It is not known if Satoshi Nakamoto created bitcoin (BTC) himself, if he had help from others, or if he is just a pseudonym for a collective of developers. However, after the launch of Bitcoin on 9. In January 2009, Nakamoto worked on improving the software and received feedback and opinions from various contributors.
Among them is Dustin D. Trammell, one of the first crypto-currency owners to download the official version of Bitcoin and mine the crypto-currency. Mr. Trammell is a specialist in computer and virtual security. Not only did he talk to Satoshi and make suggestions on how bitcoin could be improved, but he also received some bitcoins from the creator himself.
Cointelegraph Brasil spoke to Trammell about the early days of bitcoin, after the virtual currency reached a new valuation record of over $61,000. Here’s what one early adopter thinks about the future of crypto-currencies.
Montelegraaf: What was the atmosphere like before Bitcoin, and how did you learn about BTC?
Dustin Trammell: I’m not quite sure… I first learned about digital currencies when Satoshi posted a white paper on bitcoin on a mailing list. Before that, I had experience mostly with alternative currencies, such as the Liberty Dollar.
I followed the Cryptography Newsletter mainly out of occasional interest in cryptography from my career in information security, and mainly focused on things like new algorithms, attacks, and weaknesses in algorithms.
I didn’t talk to Satoshi until they published the bitcoin white paper. The first version I was able to view and run was the first public version on the mailing list a few months later. Yes, I have used the very first public version and all subsequent versions.
I immediately started sending bug reports and asking questions, which resulted in emails that I posted on my blog. I remember being on the SourceForge list because I wanted to follow development, but I don’t think I ever put anything on there. I used to subscribe to Bitcoin-Development and Bitcoin-List, although my email shows that I only subscribed in 2013/2014. I don’t remember being on the original IRC channel or forum. I joined BitcoinTalk after its inception.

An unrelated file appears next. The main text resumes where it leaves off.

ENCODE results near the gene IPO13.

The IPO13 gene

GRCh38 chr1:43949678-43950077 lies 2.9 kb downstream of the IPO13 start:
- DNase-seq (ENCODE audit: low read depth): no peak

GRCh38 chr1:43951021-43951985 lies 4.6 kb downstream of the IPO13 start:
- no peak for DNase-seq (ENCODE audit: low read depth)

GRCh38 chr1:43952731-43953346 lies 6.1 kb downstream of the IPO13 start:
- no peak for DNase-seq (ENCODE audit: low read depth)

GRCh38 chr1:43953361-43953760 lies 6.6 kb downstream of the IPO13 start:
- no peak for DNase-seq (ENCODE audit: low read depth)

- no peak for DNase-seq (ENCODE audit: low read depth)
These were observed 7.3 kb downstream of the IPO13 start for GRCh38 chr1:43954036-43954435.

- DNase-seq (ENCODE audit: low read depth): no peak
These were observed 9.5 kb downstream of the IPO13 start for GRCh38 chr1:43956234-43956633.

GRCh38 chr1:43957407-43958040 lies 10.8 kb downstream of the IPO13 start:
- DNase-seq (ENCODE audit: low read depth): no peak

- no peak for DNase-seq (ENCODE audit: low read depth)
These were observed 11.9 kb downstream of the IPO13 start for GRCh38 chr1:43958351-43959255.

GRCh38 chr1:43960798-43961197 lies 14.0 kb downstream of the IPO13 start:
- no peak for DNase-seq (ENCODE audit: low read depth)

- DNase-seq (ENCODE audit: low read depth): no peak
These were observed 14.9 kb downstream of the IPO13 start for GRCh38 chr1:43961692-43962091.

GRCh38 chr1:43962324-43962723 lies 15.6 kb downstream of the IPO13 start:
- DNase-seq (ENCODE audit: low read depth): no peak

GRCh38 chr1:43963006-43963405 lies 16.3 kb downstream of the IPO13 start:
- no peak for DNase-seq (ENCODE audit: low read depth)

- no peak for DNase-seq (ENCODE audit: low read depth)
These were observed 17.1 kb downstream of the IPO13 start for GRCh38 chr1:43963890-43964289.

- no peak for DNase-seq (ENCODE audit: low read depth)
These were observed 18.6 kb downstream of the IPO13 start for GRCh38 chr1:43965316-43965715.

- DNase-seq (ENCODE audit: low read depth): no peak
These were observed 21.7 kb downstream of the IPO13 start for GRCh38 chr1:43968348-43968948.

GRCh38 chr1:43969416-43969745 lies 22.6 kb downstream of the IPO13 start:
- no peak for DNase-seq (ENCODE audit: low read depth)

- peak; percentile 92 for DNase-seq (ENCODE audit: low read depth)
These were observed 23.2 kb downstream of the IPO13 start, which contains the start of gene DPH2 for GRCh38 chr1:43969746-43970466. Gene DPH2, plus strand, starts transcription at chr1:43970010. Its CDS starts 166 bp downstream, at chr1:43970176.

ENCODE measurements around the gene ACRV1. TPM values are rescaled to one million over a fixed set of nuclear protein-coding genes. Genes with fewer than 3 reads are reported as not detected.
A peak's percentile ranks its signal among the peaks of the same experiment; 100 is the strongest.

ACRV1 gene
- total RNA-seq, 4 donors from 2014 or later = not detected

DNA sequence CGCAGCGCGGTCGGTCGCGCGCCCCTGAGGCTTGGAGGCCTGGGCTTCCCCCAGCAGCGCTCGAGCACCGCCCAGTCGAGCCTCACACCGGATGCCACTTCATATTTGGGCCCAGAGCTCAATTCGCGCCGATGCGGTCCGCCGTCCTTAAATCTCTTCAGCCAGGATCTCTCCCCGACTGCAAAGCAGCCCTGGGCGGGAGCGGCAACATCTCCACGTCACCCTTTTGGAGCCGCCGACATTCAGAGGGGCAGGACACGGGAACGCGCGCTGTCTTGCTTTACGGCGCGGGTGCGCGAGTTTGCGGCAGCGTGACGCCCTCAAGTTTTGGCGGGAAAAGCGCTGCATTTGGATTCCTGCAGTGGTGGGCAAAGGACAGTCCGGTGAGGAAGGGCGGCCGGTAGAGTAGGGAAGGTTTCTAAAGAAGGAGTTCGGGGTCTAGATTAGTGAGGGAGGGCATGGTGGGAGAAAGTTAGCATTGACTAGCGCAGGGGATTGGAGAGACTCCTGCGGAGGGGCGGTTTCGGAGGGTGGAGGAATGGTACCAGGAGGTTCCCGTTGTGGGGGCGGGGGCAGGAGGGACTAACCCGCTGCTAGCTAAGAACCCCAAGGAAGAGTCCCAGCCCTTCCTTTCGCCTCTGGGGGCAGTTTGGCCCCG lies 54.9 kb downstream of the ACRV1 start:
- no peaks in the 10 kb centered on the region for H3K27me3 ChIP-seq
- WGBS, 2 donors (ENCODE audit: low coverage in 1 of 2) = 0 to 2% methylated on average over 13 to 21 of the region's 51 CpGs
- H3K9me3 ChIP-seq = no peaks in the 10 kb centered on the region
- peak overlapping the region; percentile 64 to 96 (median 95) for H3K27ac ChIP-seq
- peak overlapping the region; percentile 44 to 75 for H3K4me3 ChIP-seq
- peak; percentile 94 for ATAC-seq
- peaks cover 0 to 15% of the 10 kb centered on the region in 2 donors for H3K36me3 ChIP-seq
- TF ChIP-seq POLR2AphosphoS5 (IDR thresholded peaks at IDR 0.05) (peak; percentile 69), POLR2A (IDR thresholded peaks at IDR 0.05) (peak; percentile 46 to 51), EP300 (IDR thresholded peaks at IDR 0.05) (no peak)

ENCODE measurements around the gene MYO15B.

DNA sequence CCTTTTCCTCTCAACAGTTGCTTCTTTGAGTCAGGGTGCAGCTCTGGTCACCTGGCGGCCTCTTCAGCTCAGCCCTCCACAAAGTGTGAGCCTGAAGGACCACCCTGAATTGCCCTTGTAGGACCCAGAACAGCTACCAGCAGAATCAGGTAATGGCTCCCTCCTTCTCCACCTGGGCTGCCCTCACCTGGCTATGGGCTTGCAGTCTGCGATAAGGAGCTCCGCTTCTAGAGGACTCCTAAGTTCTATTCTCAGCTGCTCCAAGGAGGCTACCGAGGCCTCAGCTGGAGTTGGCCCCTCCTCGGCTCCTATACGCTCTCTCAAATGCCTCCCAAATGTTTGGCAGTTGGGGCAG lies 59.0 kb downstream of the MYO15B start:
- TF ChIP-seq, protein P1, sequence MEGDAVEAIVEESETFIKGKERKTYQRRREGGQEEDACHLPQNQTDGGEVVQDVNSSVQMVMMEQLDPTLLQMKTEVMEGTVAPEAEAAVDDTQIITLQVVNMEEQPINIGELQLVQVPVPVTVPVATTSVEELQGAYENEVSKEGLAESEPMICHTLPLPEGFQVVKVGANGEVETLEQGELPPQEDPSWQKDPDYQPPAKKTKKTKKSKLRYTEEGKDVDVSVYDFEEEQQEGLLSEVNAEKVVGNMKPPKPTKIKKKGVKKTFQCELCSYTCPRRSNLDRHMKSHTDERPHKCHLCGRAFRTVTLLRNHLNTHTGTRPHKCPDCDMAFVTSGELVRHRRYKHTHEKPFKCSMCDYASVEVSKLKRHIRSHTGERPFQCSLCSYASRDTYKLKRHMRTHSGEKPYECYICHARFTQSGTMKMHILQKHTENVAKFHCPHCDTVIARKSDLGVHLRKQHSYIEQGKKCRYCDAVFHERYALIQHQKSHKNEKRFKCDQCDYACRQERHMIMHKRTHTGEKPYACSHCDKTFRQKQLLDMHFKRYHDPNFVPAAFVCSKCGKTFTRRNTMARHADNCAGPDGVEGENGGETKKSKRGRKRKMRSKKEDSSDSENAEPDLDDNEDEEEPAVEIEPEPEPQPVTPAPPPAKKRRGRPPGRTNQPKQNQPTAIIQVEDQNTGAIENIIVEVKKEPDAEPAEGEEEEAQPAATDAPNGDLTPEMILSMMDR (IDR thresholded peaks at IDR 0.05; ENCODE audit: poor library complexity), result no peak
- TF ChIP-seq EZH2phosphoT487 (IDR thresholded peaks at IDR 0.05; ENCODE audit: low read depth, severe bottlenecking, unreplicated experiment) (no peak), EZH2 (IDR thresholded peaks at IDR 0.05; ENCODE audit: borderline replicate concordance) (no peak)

CT: How was mining done in those days? Was it some kind of research or did you already think bitcoin could become a currency like it is now?
DT : Mining was incredibly easy, although for the first few days I didn’t know I had to go into settings and specifically enable mining. Once I did that, I went to the races….. So there were a few days in the beginning when I was using the software, but not yet mining it. Back then, it was easy to mine gold with standard processors and generate a block of 50 units between a few times a day and once every few days, depending on your computing power.
Given my interest in alternative currency and information security, the project really interested me and seemed promising, but at the time I wasn’t thinking about what it has become today. If I did, I would have saved a lot more bitcoins than I did.
I have other programs running on my computers with extra processing power, such as [email protected], so I thought I would dedicate a few computers to my Bitcoin and participate in the network with my extra processing power.
At the time, I was sending bitcoins mostly to myself and combining the coins into a wallet from the various computers I was mining on. I don’t remember sending anything else until they were worth more than $0 years later. Satoshi only sent me coins once with my IP address.
Coins were always sent to the bitcoin address in the blockchain, but to send via IP, the client connects to that IP and asks for the bitcoin address to be sent, and then sends to that address in the chain. So Satoshi’s client connected directly to mine, and my client simply gave him the next available address in his address pool.
At one point I stopped mining and forgot about bitcoin for a year or two, totally unaware of what was going on in the project. During this period, the cost increased from $0 to about $9. I started paying attention again when the news came out about the use of Bitcoin on Silk Road. That’s probably when I joined other mailing lists.
CT: Do you think Satoshi was working on an electronic cache before Bitcoin?
DT : I’m not sure, but probably not. They seem to have brought together many different technologies and concepts to create bitcoin. I’m not sure you could have that clarity and impartiality if you had worked specifically with digital currency before. I think you needed an outside perspective.
In retrospect, Satoshi seemed to be trying to solve a social rather than a technical problem. The systemic problem of the outdated financial system. At the time, however, people were very focused on technology, so some philosophical points were overlooked or downplayed by those who did not pay enough attention.